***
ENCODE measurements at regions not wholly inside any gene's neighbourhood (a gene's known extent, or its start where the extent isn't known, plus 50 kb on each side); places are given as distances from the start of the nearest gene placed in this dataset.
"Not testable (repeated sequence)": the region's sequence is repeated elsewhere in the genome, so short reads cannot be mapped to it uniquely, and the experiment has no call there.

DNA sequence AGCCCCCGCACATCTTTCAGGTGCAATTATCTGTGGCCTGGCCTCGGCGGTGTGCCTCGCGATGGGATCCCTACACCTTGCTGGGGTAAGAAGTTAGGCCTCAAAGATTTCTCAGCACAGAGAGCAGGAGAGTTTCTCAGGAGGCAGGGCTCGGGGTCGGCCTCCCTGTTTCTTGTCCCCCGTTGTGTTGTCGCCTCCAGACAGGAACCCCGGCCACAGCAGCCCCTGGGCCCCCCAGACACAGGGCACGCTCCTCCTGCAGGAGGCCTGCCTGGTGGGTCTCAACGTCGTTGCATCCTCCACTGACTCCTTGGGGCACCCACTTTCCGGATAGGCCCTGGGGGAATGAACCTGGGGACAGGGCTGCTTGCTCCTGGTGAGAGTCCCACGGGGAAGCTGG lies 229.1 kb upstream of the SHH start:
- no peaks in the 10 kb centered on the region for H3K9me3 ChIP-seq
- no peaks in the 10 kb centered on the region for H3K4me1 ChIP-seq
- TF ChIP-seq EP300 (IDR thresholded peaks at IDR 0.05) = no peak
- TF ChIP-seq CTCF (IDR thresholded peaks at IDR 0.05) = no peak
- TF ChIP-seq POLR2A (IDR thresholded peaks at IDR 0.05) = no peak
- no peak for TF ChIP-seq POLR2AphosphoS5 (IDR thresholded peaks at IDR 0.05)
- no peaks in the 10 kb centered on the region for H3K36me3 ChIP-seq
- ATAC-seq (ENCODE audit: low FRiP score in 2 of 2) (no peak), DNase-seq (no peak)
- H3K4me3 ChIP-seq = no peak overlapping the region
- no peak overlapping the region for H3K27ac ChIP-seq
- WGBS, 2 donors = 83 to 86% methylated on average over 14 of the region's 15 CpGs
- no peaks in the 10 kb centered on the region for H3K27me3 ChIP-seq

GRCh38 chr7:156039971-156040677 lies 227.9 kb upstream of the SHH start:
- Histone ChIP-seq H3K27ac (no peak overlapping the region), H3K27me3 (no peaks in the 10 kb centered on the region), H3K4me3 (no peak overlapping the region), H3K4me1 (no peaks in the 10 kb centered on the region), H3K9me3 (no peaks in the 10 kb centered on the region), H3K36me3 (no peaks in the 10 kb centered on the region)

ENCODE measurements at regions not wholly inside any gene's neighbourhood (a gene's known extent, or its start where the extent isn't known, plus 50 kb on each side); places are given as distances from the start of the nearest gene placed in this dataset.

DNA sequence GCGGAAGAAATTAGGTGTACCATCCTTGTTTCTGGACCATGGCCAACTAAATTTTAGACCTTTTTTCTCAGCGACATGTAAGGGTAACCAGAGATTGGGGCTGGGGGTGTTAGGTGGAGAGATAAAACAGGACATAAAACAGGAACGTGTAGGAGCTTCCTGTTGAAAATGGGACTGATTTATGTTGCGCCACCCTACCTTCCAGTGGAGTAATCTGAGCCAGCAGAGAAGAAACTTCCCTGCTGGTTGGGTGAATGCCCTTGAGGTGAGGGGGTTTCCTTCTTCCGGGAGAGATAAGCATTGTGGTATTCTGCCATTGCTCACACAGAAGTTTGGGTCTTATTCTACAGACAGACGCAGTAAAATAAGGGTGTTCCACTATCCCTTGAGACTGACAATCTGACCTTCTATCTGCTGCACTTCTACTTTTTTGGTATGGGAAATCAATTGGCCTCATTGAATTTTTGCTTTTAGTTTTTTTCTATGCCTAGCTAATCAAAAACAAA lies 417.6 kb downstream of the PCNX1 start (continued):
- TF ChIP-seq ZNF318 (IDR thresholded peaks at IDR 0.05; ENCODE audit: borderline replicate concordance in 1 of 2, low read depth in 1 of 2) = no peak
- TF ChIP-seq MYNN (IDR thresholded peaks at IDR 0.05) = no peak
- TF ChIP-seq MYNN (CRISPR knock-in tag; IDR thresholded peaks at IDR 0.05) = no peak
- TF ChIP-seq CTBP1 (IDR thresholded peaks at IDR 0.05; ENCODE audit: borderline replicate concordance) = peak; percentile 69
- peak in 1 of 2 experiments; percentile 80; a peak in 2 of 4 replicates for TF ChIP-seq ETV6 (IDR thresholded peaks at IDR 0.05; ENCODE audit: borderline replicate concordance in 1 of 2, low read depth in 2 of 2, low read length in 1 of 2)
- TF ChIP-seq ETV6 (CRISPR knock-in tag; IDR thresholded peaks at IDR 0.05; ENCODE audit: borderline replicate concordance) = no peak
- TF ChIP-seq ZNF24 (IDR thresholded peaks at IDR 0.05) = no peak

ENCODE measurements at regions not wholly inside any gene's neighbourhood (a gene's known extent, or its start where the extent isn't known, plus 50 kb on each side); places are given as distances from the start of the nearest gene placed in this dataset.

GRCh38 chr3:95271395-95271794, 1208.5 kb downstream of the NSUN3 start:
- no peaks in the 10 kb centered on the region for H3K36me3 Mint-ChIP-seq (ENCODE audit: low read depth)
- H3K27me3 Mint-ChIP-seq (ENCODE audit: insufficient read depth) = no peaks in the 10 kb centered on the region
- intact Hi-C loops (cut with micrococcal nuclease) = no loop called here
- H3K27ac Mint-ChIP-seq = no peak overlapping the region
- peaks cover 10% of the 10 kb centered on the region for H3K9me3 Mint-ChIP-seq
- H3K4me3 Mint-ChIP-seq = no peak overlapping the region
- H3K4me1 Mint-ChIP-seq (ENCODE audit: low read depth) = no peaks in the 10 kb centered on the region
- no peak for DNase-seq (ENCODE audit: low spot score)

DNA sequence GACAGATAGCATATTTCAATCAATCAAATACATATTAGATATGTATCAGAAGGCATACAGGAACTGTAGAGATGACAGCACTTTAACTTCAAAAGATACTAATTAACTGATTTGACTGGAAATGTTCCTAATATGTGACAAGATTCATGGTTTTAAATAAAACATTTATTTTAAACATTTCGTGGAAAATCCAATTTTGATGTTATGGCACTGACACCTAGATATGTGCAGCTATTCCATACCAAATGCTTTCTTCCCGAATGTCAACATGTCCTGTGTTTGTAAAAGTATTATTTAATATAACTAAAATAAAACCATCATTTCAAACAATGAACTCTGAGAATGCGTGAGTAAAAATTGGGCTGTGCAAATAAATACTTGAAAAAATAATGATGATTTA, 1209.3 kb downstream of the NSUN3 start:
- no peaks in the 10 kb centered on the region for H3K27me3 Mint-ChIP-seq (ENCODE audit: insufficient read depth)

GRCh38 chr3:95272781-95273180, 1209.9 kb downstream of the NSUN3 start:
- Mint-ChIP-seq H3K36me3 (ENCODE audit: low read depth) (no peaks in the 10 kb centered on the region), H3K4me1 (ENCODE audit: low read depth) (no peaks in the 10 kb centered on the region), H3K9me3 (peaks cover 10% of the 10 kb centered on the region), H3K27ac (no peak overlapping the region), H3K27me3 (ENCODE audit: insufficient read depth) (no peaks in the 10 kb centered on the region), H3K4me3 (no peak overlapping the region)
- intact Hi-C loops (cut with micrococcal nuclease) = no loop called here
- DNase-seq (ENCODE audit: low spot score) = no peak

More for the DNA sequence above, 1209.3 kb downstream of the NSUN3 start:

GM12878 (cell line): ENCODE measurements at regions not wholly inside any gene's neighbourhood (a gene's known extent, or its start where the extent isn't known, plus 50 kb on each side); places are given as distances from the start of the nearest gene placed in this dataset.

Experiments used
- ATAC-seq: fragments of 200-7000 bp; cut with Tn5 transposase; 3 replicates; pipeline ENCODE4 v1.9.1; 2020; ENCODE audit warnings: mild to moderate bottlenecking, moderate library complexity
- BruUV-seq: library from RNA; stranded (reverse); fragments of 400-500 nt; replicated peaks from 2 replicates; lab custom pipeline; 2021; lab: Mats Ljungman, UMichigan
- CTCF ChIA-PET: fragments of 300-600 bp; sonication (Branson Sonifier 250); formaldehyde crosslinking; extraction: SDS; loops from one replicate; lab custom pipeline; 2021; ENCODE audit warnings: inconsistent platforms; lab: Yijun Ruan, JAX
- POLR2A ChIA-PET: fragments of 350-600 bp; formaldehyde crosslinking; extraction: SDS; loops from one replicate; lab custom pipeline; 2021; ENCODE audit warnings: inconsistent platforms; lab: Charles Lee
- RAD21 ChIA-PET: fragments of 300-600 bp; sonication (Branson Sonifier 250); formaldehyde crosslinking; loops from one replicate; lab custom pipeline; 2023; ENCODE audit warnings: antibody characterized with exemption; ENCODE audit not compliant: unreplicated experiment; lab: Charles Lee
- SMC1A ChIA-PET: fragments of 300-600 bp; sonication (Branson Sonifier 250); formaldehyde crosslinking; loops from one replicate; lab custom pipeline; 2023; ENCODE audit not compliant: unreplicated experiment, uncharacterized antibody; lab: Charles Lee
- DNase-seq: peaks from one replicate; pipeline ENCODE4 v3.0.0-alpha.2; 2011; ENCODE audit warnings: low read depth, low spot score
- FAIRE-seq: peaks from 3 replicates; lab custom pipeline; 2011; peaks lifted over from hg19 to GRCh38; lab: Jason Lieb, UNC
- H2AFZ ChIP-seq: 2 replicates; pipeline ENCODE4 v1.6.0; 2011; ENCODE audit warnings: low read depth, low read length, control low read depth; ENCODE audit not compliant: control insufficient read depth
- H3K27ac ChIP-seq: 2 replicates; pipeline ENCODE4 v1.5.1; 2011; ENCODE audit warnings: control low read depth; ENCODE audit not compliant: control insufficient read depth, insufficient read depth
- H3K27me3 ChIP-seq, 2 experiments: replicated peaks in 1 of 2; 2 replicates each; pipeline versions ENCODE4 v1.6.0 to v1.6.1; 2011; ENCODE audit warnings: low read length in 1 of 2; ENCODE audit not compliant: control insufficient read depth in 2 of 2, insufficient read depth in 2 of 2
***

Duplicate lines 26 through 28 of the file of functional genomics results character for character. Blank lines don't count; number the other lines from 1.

- TF ChIP-seq ZNF24 (IDR thresholded peaks at IDR 0.05) = no peak

ENCODE measurements at regions not wholly inside any gene's neighbourhood (a gene's known extent, or its start where the extent isn't known, plus 50 kb on each side); places are given as distances from the start of the nearest gene placed in this dataset.

GRCh38 chr3:95271395-95271794, 1208.5 kb downstream of the NSUN3 start: